‘Oh God—oh, dear God!

The shop-bell clattered brassily behind him as he stepped out onto the footpath, and saw…


In the middle of the road a hand clawed frantically at the air, trailing flexing bones, the ghost of skin.  An empty sleeve clutched a battered leather satchel hard against gleaming bone, faint shadows that pulsed like heart and lungs.  The air trembled, and a chin lunged out of elsewhere, pulled a cheekbone and a staring eye, a tracery of beating veins, behind it.  Pinstriped skirts flapped suddenly, outlined one wavering leg and a knee straining forward without a shin below to finish the step... Remus winced sympathetically.

‘Somebody call for a—an ambulance—’ 

‘Oh, no.’  Remus squinted past the splinched shape, saw the vicar backed against the rectory wall, a hand full of weeds clapped against her mouth, wide eyes darting as if she could find help in the bus shelter, a shop-sign, a garden fork. 

‘Yes—I’ll—I’ll call an ambulance—’  She wheeled and stumbled away, gardening apron flapping urgently in her wake.

Remus closed his eyes.  ‘Come on, Twite, you should be here by now…’

‘Don’t look, Mikey—’ 

His breath hissed through his teeth.  He shot a glance down toward the green; a grey-faced woman clutched her shopping in one hand, pushed her little boy’s face against her thigh with the other as she lurched back through the butcher’s door—

Somebody gasped, choked.  Remus swore and wheeled around: a chubby teenage boy crouched at the bus shelter, retching into the gutter—

‘Somebody ought to do something.’  An old voice, shrill and shaking.  Remus’ teeth closed hard in his lip.  He swung back toward the green.  An old man sagged over his walking-stick, sank onto a bench with one hand scrabbling at his chest.  ‘It oughtn’t to be allowed.  Someone ought to—’

‘Yes,’ murmured Remus tightly, ‘but unfortunately he’s not here.’  He let his breath go sharply, closed his eyes for a moment; then he straightened, and stepped into the road.  Sunlight shifted warmly over his face, sank through his shirt to his skin as he lifted his head and swept his wand through an arc of Encompass that took in the whole of the village, and said quietly,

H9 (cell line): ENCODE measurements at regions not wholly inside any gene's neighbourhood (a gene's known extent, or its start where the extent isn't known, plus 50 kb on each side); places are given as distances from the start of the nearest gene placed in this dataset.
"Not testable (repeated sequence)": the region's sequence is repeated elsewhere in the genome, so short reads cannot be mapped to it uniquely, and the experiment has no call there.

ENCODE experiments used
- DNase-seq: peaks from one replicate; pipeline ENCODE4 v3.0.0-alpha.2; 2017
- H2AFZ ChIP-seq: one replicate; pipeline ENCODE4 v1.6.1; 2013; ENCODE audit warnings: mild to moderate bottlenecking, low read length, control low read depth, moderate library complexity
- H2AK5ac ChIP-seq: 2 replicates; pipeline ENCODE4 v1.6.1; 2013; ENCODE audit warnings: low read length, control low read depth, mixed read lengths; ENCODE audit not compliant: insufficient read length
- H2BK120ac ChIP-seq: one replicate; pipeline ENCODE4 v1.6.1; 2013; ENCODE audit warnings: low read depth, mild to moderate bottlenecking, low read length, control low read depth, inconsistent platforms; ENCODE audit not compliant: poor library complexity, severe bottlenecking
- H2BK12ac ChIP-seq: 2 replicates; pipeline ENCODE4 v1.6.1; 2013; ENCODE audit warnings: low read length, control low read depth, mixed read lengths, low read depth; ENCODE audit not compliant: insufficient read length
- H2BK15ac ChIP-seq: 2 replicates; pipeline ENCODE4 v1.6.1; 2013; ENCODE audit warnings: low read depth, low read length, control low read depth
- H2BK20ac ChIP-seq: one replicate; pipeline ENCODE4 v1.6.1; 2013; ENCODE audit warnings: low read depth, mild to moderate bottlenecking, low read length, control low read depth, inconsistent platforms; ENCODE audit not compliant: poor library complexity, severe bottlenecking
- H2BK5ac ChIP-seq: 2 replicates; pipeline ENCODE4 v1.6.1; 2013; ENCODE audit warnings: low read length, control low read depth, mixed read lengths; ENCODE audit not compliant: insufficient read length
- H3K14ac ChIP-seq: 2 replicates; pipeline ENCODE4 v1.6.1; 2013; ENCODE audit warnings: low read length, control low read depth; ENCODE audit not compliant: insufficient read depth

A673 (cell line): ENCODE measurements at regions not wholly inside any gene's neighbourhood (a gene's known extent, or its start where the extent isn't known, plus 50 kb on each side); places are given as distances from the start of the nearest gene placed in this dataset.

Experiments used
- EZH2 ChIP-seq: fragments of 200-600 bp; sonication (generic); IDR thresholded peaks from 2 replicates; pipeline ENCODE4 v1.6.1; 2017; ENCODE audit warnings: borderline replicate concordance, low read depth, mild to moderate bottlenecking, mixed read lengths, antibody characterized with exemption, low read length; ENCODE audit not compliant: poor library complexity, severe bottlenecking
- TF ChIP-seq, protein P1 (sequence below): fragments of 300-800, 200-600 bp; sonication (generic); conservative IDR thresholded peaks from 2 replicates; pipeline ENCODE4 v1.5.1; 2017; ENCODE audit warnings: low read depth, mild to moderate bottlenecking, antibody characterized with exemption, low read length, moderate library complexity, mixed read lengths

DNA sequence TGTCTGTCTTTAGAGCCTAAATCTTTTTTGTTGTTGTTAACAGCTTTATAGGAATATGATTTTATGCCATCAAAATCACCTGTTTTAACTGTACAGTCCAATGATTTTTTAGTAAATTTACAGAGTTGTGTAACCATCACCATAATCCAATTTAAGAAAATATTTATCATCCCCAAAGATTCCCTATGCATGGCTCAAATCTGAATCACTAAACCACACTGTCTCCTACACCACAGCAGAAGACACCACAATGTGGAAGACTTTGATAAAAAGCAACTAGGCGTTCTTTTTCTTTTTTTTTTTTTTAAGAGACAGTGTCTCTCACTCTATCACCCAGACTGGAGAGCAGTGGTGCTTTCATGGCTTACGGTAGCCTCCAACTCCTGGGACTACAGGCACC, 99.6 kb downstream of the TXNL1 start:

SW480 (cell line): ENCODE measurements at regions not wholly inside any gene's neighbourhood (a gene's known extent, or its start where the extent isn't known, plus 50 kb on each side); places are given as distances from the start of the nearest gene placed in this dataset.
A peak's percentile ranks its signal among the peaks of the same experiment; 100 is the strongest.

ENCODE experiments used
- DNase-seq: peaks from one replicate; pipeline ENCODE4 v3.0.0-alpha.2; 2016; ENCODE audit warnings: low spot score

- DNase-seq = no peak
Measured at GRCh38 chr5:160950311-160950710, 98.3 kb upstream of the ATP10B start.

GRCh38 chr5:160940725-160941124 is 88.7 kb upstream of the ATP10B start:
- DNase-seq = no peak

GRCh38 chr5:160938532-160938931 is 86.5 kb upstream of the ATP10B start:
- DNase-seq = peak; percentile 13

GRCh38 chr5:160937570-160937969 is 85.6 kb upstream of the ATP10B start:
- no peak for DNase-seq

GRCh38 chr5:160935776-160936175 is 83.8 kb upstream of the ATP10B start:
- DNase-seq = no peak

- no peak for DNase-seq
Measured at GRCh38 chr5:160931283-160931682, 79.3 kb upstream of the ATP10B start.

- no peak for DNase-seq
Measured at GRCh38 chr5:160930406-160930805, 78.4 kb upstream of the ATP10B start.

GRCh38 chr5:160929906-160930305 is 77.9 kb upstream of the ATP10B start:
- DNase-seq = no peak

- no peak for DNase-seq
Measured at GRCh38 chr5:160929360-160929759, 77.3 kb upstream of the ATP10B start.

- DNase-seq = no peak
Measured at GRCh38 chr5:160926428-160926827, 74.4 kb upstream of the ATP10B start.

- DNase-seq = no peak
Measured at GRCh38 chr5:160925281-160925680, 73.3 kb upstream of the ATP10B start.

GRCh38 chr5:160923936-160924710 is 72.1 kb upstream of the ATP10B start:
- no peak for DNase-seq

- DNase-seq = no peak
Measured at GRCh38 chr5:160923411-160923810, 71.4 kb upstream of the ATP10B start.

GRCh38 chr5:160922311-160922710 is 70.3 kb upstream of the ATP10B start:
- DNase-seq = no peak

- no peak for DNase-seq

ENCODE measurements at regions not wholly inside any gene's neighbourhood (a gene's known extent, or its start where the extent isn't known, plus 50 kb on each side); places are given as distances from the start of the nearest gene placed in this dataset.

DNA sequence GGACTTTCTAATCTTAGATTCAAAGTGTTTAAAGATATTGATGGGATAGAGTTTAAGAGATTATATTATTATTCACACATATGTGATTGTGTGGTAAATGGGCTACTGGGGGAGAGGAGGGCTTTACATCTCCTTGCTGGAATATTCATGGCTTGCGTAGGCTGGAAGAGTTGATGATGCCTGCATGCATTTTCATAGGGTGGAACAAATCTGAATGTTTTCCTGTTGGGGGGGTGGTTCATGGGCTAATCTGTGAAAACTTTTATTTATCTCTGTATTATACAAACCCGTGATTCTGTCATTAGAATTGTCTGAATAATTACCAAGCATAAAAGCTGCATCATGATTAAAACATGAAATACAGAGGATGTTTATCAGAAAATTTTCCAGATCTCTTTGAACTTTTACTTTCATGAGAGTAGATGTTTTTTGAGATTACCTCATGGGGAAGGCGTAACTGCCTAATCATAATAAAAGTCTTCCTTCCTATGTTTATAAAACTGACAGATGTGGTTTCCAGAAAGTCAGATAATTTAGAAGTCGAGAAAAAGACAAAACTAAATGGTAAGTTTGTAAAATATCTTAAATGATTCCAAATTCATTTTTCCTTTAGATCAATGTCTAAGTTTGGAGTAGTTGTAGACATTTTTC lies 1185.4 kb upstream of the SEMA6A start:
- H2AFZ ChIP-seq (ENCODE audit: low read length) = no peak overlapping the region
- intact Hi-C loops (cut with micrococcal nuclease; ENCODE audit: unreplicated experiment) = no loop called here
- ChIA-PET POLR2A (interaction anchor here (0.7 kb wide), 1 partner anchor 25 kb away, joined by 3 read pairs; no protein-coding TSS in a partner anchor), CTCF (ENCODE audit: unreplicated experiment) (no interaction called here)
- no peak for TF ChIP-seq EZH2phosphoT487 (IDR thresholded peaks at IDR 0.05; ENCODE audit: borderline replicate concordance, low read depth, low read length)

Stillness.  The pub sign creaked faintly.  Leaves rustled.  His wand hand sank to his side.  A breeze rippled the worn cloth of his shirt, tugged at the hair bound at the nape of his neck; he shivered, and bowed his head.  His fingers tightened on his wand…

Slowly, at the edge of his sight, staring eyes clouded.  Foreheads pinched, furrowed, eased.  Heads shook, uncertainly, then briskly; and faces began to turn away from the road.  The chubby boy swiped at his mouth, picked himself up and propped himself against the bus shelter in a bored slouch.  The vicar stopped fumbling with the rectory door.  The old man steadied himself against his walking-stick and leaned back.  His chin nodded down against his chest.

Remus lifted his head, and shrugged.  ‘It may not be as impressive as charging in yelling Obliviate! the way those idiots from the Ministry do it,’ he said, ‘but it’s much more effective.  Now.’  He brushed a hand over his forehead thoughtfully.  ‘Let’s just hope nobody’s trying to do this from the other side yet, or you’ll really be in trouble…’  And he brought up his wand.  Fis totus!’

Air billowed; he rocked back a step, and his throat closed on a sudden reek of sour sweat.  He clapped a hand over his face, blinked through a haze of tears at a tall trembling shape that stood  swaying in the middle of the road, clutching a satchel against its chest with both hands.  The wizard stumbled forward a step, stopped, swayed and buckled at the knees, and crumpled into a heap of heavy charcoal skirts in the middle of the road.  Remus dusted his eyes clear with the heel of his hand and peered down at short rust-coloured hair, the dark rim of a pair of battered spectacles—

‘Percy Weasley?’ 

After a moment Percy’s shoulders twitched.  He lifted his head; Remus stared blankly at several days’ worth of grimy beard, shadows dark as bruises under pale eyes…